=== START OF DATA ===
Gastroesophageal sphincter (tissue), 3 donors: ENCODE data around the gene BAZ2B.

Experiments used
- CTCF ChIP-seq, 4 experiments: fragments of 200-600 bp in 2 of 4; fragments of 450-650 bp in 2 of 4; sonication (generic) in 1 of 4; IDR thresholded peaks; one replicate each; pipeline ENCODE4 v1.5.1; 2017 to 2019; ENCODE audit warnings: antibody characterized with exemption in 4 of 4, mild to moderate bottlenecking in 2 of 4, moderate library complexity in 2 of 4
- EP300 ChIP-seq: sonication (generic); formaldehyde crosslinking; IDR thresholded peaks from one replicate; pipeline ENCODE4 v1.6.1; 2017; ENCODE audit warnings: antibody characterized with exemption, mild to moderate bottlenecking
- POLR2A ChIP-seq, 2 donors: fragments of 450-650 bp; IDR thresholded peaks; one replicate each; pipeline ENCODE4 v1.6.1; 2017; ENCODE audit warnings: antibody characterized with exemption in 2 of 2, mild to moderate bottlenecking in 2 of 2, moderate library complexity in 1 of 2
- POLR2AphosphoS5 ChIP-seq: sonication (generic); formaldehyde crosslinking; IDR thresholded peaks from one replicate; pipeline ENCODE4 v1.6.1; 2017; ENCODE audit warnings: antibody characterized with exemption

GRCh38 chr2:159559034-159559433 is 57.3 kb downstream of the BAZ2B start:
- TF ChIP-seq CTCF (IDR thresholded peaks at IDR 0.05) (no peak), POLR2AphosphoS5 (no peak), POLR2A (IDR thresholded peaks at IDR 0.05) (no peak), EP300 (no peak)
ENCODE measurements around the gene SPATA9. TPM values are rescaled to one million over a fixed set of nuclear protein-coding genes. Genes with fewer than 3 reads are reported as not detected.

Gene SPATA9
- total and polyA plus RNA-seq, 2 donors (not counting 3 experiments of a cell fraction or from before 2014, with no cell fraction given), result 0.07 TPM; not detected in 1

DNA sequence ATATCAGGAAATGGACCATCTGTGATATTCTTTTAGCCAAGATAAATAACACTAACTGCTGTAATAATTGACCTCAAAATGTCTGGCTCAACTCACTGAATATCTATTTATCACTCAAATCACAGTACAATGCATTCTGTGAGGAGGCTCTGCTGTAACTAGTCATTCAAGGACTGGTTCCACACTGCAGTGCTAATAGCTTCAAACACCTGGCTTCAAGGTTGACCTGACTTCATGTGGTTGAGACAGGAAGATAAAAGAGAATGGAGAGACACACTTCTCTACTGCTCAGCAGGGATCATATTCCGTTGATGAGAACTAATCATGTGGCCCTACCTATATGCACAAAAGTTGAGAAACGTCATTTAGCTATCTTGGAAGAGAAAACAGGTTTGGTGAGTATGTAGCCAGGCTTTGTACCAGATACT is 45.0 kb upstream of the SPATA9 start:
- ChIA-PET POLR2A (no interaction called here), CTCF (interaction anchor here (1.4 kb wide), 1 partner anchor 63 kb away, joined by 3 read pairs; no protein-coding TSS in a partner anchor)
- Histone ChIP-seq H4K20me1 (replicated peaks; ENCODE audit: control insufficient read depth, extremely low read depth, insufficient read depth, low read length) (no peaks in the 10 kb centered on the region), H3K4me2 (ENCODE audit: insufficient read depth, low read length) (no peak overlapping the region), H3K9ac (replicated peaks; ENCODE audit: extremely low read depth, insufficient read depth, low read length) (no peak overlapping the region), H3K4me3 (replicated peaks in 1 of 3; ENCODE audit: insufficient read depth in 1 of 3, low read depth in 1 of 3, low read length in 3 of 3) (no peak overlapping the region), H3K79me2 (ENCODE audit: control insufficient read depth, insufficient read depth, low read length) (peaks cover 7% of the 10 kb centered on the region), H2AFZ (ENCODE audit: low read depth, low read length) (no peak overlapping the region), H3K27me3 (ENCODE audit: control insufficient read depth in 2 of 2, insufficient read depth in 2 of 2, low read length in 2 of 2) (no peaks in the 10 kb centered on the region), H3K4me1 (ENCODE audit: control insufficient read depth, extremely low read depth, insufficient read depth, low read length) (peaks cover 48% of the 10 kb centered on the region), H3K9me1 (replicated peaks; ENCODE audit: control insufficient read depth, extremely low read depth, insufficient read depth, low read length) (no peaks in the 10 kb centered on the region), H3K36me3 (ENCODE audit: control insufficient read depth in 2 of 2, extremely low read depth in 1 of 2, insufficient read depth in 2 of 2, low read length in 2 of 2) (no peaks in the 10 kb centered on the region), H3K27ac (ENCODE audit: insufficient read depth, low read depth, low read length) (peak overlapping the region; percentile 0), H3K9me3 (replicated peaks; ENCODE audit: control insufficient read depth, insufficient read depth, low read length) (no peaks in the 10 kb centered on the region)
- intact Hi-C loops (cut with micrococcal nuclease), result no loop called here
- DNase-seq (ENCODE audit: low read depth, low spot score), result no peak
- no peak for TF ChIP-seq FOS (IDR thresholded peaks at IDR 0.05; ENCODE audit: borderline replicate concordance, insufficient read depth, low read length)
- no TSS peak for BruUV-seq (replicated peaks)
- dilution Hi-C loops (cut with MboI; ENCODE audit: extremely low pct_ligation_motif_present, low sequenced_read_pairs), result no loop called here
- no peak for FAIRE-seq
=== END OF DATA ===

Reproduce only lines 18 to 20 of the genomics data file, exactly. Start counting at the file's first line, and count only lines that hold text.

- no TSS peak for BruUV-seq (replicated peaks)
- dilution Hi-C loops (cut with MboI; ENCODE audit: extremely low pct_ligation_motif_present, low sequenced_read_pairs), result no loop called here
- no peak for FAIRE-seq